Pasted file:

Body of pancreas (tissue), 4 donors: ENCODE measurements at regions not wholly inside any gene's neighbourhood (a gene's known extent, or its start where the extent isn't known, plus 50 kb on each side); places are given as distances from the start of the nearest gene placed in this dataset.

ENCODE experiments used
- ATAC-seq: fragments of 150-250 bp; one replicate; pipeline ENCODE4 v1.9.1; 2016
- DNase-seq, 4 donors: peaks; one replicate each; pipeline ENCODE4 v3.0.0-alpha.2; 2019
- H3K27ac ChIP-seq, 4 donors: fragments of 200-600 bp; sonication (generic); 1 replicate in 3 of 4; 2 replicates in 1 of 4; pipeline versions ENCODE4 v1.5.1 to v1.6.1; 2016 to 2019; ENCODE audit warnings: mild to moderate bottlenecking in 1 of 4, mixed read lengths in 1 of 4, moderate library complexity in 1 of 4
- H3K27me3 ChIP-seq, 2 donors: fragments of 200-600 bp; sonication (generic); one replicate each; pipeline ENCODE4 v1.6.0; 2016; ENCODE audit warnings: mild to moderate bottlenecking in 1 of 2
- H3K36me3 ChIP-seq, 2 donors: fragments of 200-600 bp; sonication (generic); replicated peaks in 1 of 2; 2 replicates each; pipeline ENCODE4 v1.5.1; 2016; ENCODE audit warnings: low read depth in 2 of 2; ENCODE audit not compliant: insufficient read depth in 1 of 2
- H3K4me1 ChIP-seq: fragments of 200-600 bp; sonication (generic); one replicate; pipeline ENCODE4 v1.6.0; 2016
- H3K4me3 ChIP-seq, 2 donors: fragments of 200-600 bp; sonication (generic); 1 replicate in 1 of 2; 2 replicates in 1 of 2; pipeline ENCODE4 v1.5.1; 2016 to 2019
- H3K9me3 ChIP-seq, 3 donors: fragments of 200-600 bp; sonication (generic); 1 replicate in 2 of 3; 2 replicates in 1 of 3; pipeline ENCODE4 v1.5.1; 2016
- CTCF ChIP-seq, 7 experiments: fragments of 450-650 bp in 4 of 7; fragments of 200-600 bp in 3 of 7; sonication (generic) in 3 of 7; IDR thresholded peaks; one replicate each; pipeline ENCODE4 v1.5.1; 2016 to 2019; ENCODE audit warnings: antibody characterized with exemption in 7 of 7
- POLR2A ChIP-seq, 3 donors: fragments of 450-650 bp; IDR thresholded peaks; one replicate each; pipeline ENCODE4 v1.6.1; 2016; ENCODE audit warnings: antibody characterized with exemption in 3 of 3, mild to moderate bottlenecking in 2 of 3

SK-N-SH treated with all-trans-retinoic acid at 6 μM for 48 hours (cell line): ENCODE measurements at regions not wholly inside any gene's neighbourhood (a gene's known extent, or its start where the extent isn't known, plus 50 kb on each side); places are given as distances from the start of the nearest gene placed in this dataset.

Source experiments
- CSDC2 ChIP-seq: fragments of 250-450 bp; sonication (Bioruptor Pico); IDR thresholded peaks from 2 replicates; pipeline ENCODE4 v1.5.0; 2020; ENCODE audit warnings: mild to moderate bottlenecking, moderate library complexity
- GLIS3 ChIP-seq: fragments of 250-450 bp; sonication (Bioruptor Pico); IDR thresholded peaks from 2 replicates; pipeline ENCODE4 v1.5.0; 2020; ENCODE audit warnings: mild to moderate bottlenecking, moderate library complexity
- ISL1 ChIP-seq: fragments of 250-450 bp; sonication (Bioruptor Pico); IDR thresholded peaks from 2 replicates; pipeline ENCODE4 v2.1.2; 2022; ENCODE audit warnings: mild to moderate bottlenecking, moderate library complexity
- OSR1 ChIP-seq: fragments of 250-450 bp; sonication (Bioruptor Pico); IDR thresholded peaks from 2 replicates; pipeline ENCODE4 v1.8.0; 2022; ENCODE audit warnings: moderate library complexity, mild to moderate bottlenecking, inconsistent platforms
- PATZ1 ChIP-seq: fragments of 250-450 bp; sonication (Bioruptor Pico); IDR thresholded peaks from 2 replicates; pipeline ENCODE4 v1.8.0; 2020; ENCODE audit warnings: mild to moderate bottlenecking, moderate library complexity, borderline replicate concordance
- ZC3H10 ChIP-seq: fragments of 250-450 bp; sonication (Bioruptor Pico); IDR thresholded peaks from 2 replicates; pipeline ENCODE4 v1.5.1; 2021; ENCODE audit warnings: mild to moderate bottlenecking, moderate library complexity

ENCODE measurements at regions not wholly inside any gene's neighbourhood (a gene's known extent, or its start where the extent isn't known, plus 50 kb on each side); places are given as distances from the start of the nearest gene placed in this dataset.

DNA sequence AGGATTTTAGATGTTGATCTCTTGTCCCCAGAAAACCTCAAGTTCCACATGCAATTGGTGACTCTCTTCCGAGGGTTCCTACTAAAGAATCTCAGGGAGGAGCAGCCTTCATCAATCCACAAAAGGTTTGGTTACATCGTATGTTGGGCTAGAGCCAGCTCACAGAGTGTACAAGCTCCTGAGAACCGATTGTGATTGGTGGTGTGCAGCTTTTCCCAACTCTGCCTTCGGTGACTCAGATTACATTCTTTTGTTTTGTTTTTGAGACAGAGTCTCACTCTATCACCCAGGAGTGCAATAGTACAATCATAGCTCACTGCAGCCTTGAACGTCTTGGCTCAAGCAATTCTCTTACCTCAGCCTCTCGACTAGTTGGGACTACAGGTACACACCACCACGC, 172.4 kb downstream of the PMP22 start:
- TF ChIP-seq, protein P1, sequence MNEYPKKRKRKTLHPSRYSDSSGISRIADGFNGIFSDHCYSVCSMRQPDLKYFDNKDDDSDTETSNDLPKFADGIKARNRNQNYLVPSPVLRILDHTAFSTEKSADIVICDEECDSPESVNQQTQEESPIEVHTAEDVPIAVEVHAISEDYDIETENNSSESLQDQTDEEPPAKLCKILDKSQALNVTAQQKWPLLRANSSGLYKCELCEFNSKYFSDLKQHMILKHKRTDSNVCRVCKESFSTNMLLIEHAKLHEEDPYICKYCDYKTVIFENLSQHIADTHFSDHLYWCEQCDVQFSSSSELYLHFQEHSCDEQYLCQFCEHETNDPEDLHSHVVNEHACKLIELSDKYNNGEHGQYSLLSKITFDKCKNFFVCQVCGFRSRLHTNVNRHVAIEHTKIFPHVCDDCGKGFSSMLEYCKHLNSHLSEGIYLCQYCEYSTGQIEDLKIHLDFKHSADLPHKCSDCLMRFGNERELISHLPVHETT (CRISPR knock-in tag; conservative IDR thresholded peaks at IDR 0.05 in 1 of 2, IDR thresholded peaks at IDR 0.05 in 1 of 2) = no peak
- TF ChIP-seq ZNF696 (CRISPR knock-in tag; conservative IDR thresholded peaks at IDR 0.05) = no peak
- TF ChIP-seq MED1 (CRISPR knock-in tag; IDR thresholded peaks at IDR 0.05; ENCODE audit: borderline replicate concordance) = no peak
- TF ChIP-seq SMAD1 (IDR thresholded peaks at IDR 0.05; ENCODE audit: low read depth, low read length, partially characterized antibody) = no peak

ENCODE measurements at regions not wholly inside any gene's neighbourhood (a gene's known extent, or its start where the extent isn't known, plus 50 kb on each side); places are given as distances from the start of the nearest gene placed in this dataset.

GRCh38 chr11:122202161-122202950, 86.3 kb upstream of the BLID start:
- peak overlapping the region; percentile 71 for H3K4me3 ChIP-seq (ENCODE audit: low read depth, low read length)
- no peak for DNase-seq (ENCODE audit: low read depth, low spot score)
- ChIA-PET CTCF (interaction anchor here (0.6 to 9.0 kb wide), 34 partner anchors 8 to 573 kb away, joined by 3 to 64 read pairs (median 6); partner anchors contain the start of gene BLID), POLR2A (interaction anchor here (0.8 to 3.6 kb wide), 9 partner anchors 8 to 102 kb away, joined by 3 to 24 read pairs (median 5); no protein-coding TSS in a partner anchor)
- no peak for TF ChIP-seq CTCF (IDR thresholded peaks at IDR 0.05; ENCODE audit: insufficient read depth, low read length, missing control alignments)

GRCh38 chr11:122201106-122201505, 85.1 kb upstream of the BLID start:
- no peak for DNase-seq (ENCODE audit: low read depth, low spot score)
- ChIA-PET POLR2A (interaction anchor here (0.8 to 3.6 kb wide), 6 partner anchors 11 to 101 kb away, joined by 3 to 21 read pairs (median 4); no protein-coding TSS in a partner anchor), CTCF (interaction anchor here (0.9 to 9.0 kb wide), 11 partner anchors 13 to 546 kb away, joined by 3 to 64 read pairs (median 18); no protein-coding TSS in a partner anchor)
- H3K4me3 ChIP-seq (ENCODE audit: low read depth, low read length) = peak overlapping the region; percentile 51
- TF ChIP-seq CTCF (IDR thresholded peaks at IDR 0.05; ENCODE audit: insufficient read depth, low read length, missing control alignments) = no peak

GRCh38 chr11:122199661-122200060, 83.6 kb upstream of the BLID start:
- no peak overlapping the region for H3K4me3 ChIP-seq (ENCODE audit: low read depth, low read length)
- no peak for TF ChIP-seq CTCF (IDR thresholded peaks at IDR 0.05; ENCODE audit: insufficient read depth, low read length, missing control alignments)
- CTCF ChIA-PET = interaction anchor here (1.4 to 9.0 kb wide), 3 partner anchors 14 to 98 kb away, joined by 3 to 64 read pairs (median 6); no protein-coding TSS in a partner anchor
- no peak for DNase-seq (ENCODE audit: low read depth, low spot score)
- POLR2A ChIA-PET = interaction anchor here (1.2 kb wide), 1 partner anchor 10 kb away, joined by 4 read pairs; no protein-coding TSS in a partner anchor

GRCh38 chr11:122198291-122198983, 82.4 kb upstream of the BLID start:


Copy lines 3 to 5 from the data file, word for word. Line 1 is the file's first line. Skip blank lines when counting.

- ATAC-seq: fragments of 150-250 bp; one replicate; pipeline ENCODE4 v1.9.1; 2016
- DNase-seq, 4 donors: peaks; one replicate each; pipeline ENCODE4 v3.0.0-alpha.2; 2019
- H3K27ac ChIP-seq, 4 donors: fragments of 200-600 bp; sonication (generic); 1 replicate in 3 of 4; 2 replicates in 1 of 4; pipeline versions ENCODE4 v1.5.1 to v1.6.1; 2016 to 2019; ENCODE audit warnings: mild to moderate bottlenecking in 1 of 4, mixed read lengths in 1 of 4, moderate library complexity in 1 of 4